Urban form: Lakewood vs Petaluma

Over the weekend I made a flying visit to California, attending one old friend’s wedding and visiting another for the first time since, I think, 2006.

I spent most of my time near the far fringes of the San Francisco Bay Area. Friday afternoon and Saturday I was in Petaluma, and Sunday I zipped down to Santa Cruz before a red-eye flight out of SFO. I saw more of Petaluma, though both towns (in addition to their inherent attractions) made an interesting comparison with my adopted home of Lakewood.

Giant-size electrical outlet in Petaluma

Found in downtown Petaluma: kitschy, sure, and PG&E is also a horrible company, but this installation is fun all the same

Both Petaluma and and Santa Cruz seem like reasonable points of comparison, being similar in population to Lakewood. All three have fifty-some thousand people at last count. Of course, Lakewood is in the lower end of that range and probably still falling, while I’m guessing that both of the California towns are growing. Also, and this touches on one of the interesting thoughts that my visit prompted, I think both felt like larger cities.

Geographically, I think both are larger; Petaluma in particular has a lot of suburban sprawl around its “historic downtown” core. But it also felt like there were considerably more businesses—certainly when the downtown is combined with the suburban mall landscape surrounding it—than found in Lakewood.

Assuming that my perception was correct, I can only guess at why. Possibly the typical citizen of Petaluma, CA has more money to spend than his or her counterpart in Lakewood, OH. Probably, both Petaluma and Santa Cruz benefit somewhat from their surroundings. From looking at an atlas (in addition to firsthand observation) it seems like both Santa Cruz and Petaluma have more of a “hinterland” around them, the inhabitants of which likely participate in urban centers’ economies even if they aren’t counted in their population figures. Whereas Lakewood is surrounded on three sides by completely built-up landscapes; the inhabitants of Cleveland and Rocky River have their own shops and salons and restaurants, and on net Lakewood’s economy is probably no larger than its formal population can support. (Given that the fourth side, Lake Erie, doesn’t contribute a lot of consumer dollars either.)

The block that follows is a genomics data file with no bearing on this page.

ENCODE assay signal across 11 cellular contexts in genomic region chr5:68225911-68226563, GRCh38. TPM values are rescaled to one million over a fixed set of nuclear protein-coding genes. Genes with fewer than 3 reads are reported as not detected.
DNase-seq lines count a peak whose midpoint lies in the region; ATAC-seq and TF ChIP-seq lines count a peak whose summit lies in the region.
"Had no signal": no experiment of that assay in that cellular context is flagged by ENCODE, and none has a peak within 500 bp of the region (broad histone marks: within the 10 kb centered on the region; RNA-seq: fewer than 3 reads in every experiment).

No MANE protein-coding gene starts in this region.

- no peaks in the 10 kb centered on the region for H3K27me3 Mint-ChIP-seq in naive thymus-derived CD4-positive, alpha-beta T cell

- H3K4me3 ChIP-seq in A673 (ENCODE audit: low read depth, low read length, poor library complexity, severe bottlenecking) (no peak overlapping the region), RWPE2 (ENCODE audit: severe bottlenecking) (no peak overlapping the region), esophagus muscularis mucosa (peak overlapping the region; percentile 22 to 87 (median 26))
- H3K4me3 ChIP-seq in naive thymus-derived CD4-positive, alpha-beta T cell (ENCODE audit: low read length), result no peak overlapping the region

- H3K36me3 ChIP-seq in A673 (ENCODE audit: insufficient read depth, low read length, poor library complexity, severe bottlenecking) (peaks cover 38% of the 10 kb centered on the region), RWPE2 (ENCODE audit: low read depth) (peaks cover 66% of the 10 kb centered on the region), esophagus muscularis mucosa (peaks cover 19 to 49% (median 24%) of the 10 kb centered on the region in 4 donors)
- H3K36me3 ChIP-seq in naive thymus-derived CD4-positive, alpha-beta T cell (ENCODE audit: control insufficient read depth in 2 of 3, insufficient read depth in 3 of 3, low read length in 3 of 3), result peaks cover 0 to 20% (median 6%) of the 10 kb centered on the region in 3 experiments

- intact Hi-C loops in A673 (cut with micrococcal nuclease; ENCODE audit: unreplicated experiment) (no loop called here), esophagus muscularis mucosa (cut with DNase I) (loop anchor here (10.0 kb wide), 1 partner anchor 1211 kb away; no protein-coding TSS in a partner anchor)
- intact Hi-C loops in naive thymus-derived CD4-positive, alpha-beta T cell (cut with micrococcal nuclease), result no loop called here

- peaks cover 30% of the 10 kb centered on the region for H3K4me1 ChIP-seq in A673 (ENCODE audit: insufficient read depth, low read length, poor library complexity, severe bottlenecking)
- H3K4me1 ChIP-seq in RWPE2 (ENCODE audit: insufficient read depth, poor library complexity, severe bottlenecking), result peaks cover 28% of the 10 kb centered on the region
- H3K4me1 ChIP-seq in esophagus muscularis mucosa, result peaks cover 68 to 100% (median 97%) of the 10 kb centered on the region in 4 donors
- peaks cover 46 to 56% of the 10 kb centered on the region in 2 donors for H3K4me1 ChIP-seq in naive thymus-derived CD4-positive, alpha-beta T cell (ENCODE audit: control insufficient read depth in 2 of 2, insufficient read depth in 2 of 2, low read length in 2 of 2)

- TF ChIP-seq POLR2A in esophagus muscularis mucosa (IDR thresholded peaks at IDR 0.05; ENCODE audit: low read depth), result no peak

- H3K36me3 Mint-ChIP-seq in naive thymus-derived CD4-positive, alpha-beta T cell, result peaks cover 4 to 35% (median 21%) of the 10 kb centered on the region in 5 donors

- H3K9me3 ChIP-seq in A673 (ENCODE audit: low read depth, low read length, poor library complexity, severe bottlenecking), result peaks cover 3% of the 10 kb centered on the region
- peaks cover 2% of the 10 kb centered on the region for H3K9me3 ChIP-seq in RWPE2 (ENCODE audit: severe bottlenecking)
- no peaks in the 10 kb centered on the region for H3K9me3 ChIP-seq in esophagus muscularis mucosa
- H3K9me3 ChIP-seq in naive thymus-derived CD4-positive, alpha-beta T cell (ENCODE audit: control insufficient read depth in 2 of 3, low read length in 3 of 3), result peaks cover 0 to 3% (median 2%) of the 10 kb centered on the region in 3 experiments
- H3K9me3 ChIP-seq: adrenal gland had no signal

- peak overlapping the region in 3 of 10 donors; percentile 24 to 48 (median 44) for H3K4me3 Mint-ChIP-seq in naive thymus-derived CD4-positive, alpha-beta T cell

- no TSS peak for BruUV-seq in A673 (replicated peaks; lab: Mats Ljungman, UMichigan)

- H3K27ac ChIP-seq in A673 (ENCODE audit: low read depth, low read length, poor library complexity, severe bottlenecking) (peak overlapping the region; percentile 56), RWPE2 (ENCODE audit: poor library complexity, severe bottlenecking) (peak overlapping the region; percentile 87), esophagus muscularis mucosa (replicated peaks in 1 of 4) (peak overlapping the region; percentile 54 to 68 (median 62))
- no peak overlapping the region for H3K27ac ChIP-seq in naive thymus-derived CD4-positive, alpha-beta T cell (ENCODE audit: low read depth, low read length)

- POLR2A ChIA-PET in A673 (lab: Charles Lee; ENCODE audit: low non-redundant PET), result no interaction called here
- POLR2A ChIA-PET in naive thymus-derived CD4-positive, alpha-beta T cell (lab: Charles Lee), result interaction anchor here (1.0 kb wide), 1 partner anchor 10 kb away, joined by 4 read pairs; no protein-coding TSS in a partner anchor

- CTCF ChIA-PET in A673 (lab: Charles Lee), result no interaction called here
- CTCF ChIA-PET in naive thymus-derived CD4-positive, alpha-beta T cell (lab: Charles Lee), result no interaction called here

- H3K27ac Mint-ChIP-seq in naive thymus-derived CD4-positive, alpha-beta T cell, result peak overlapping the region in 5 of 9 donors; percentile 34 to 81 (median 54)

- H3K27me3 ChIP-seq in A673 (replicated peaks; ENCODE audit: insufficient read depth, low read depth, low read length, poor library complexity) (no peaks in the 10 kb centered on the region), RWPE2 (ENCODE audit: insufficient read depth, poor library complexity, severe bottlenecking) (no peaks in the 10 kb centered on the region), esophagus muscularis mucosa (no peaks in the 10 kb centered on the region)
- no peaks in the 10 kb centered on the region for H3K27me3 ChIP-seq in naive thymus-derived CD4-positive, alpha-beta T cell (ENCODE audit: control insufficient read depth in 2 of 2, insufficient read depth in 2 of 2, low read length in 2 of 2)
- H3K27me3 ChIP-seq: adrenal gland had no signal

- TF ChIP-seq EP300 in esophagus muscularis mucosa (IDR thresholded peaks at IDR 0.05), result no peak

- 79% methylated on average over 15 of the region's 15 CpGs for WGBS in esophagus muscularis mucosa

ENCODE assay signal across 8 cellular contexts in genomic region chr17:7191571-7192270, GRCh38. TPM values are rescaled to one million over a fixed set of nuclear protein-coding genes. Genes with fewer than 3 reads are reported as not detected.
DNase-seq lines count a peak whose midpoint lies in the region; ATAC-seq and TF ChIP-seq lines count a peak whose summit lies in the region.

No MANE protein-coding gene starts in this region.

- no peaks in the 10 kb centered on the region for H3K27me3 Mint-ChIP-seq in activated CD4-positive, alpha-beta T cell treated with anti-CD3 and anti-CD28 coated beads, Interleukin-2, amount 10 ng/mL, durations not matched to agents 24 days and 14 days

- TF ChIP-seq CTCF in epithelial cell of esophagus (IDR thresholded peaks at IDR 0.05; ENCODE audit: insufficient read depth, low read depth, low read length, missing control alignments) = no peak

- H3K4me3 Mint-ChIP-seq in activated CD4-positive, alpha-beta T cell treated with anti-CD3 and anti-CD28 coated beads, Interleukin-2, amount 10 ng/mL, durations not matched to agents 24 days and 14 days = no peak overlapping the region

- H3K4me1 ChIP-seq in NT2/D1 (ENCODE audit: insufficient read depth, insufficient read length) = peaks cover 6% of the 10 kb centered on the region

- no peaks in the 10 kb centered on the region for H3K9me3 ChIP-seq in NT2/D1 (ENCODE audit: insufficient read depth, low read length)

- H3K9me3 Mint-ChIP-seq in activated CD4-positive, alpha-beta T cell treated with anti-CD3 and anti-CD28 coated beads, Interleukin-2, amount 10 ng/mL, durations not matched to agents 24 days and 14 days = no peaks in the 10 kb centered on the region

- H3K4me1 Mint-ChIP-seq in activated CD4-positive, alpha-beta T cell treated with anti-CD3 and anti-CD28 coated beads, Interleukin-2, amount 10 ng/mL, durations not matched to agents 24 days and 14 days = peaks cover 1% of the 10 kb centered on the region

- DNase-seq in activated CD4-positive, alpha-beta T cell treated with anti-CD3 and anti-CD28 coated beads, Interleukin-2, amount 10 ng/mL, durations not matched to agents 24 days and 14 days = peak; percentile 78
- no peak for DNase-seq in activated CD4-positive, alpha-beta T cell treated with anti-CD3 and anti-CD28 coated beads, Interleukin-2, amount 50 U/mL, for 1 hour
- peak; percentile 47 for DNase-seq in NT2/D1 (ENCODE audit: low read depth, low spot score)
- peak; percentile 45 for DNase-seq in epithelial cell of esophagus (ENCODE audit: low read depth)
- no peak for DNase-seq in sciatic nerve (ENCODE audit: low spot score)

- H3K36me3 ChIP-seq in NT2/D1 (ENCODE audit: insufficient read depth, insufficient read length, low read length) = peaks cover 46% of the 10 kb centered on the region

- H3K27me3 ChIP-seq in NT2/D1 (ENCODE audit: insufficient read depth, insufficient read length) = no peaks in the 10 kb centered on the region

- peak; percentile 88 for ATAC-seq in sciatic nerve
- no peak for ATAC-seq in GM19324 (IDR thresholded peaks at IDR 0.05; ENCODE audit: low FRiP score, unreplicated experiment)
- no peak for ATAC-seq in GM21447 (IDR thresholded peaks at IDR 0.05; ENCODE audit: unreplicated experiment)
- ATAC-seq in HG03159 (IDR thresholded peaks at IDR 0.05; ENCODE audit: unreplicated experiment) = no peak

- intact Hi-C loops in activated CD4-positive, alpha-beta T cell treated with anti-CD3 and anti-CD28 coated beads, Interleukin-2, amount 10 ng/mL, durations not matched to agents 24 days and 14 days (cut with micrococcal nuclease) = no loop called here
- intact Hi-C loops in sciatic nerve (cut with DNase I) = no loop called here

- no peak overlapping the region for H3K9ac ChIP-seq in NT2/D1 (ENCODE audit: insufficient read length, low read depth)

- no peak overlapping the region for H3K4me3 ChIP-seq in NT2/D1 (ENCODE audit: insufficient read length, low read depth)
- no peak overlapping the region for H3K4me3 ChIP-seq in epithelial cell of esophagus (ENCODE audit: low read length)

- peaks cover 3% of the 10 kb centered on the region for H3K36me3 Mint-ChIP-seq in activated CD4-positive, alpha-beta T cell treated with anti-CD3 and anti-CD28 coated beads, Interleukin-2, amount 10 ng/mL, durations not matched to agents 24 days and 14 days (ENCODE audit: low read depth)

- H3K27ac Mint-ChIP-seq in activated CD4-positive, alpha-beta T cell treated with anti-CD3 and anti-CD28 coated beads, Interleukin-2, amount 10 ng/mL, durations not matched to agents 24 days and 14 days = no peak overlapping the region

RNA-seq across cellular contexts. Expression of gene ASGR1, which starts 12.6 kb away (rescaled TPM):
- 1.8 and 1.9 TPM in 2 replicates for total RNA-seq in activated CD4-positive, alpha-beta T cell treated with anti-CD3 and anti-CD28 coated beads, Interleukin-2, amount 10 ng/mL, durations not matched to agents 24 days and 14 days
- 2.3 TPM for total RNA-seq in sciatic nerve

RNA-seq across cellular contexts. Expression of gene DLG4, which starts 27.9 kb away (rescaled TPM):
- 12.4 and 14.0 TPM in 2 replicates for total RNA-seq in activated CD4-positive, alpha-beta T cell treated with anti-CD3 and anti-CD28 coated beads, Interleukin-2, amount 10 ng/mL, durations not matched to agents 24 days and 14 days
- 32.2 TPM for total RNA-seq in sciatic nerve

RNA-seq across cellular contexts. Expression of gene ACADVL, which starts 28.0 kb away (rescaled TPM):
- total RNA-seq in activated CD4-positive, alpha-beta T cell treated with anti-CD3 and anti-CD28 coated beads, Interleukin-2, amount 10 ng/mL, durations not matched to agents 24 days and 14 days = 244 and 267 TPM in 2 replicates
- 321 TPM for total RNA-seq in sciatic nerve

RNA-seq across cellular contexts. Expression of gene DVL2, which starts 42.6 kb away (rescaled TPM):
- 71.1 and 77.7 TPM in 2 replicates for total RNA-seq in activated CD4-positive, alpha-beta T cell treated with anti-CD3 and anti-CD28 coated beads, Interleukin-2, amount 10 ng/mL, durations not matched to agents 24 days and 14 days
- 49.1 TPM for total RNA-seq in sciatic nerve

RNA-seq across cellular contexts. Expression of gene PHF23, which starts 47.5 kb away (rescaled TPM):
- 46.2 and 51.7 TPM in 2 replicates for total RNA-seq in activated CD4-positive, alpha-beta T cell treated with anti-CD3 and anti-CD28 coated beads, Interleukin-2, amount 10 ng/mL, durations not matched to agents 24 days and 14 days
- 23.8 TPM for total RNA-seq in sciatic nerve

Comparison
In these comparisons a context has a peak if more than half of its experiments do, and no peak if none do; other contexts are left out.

I think the most interesting observation sparked by this trip, however, had to do with the arrangement of these towns’ development. This is a great example of why travel is inspiring, probably; I have lived in Lakewood for several years and yet only after I had wandered around downtown Petaluma for a couple of hours did I realize that Lakewood is not very good for wandering around.

This was something of a surprise, as I have long thought of Lakewood as an example of the most walking-friendly communities in America. I still do—in fact compared with the car-dependent part of Petaluma where I stayed it’s no contest—but I have concluded that wandering-around is a different criteria.

In Petaluma’s core you can wander around. You can turn corners and explore, you can meander and even get a little lost, theoretically. In this regard it’s like a faint echo of e.g. Tokyo, which is probably the best city I’ve ever visited for wandering around with its endless maze of streets and alleys, all filled with something or other to discover.

In Lakewood… the concept of wandering around, in this sense, doesn’t really apply. Most of the points of interest are lined up along two parallel corridors, separated by perhaps 2/3 of a mile. In between, and on either side, it’s mainly just long straight lines of houses. Many of these houses are pretty, but all the same this is not a landscape of wandering around but a landscape of moving back and forth along a linear path.

This is basically the dynamic that prompted my creation of The Great Lakewood Pub Crawl Map more than five years ago, in fact. It just never occurred to me until now to compare this with cities where non-residential development is an area rather than a corridor (or two).

Now that it has, I’m not sure if there’s any further conclusion to draw. Is potential for wandering around really all that important, at least at this scale? Even if it is I presume that there is little to be done; Lakewood has the form it does by design, and just as its origins as a “streetcar suburb” mean that it can’t really be optimized for all-private-automobile movement now even if one wanted to do so, it probably also can’t really be optimized for meandering around.

Short of Haussmann-scale rebuilding (which is not going to happen), Lakewood is basically optimized for a life where most people walk north or south to an east-west boulevard, and then move along it in one direction or another on a linear transit service, like a streetcar line.

Absent that, I suspect that the next best solution is just making do, aided by the simple fact that (within Lakewood) you’re probably never more than a mile or two from where you want to go anyway.

Still, food for thought.

Comments are closed.

Post Navigation